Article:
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J Heart Lung Transplant. 2007 May;26(5):437-46. Epub 2007 Mar 26.

Management of pulmonary arterial hypertension with a focus on combination therapies.

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Department of Medicine/Division of Cardiovascular Disease, University of Alabama-Birmingham, Birmingham, Alabama 35294-0006, USA.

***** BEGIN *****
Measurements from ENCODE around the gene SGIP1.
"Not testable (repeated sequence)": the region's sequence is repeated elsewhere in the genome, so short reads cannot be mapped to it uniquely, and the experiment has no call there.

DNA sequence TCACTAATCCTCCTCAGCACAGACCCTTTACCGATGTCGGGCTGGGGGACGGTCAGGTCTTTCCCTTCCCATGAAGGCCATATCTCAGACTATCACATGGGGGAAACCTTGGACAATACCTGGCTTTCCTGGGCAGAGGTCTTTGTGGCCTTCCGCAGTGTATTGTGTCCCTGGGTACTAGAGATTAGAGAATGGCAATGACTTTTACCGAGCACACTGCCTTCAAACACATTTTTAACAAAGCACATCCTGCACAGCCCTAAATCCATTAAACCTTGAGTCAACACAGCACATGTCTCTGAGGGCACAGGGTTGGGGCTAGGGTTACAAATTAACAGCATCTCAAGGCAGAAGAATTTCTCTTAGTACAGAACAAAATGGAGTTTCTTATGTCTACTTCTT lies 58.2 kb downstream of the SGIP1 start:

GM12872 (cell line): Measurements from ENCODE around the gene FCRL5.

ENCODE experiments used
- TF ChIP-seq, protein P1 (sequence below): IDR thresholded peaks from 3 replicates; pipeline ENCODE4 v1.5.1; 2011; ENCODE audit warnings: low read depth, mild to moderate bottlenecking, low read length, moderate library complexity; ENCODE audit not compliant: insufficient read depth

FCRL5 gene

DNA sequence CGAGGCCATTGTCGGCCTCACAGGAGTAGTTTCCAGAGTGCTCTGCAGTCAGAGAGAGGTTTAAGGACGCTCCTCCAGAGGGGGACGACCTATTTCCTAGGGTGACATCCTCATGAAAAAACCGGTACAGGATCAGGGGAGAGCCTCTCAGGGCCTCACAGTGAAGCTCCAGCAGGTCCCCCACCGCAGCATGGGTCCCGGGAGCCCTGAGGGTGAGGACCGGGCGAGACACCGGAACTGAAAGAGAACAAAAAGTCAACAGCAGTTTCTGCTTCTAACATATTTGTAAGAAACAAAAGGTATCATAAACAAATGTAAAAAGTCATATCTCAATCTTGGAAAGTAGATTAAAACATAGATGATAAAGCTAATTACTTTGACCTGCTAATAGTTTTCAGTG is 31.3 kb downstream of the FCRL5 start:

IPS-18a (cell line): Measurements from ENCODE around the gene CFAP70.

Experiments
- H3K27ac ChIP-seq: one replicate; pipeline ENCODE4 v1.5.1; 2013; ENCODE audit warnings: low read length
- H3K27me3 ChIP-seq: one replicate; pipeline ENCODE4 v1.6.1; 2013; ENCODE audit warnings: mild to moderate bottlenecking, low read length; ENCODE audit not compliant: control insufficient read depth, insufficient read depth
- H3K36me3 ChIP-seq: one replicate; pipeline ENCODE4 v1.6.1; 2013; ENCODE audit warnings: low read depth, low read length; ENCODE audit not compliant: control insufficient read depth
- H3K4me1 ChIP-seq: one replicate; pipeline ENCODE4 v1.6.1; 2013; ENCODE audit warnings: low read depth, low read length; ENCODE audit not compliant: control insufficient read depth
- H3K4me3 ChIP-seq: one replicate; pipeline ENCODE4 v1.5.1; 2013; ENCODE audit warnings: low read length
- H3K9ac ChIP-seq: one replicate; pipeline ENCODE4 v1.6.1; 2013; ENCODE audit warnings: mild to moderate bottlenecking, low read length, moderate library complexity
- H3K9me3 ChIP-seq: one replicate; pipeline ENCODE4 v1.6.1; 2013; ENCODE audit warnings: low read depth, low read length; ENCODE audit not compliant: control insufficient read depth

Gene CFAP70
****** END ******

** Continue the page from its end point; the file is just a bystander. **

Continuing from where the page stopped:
Pulmonary arterial hypertension (PAH) is a rare but frequently fatal condition marked by vasoconstriction and vascular remodeling within small pulmonary arteries. The pathobiology of PAH involves imbalances in a multitude of endogenous mediators, which promote aberrant cellular growth, vasoconstriction and hemostasis within the pulmonary vascular tree. The mechanisms promoting these pathologic effects are complex. This complexity is highlighted by the many overlapping secondary messenger systems through which these mediators work. In light of this natural redundancy, it is not surprising that many of the drugs used to treat PAH, which have shown short-term efficacy, fall "short of the mark" in reversing or halting the progression of this disease in the long run. This very redundancy in pathways makes the case for the use of combination of drugs with differing mechanisms of action to treat PAH. Similar to what is now accepted as the standard of care for the treatment of cancer and left ventricular dysfunction, combination therapy has the greatest promise for inducing the most complete vascular remodeling of the pulmonary vasculature by "shutting down" as many of these pathologic pathways as possible. Combination therapies involving existing therapies or new agents with improved pharmacokinetic and/or pharmacodynamic properties represent an emerging clinical paradigm for patients with sub-optimally managed disease. As emerging data in this field of therapy comes to fruition, further reductions in the morbidity and mortality associated with PAH will manifest. The goal of this report is to review the philosophy of combination therapy and present the available data in this area of study.

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